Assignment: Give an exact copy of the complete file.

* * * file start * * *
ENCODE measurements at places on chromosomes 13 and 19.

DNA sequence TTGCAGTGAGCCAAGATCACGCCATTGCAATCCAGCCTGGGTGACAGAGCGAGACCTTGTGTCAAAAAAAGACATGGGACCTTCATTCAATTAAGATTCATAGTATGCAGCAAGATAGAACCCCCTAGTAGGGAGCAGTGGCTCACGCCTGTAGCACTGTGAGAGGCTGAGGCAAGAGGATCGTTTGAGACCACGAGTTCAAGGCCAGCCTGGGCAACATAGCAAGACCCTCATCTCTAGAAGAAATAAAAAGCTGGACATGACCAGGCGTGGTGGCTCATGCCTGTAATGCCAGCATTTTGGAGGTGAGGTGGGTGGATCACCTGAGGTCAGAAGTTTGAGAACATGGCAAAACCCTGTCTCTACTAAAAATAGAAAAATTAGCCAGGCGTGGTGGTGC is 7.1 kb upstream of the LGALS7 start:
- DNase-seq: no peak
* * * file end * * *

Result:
ENCODE measurements at places on chromosomes 13 and 19.

DNA sequence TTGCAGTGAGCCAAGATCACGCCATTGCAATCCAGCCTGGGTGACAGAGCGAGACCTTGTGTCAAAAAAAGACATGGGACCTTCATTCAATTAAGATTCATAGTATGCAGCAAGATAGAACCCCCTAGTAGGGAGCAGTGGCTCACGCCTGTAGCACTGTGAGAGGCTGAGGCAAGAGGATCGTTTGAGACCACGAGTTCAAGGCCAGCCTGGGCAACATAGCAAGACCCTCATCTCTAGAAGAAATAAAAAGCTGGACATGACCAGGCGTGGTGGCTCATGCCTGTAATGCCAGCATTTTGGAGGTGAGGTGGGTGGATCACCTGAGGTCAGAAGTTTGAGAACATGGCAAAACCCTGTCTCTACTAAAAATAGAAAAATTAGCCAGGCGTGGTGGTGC is 7.1 kb upstream of the LGALS7 start:
- DNase-seq: no peak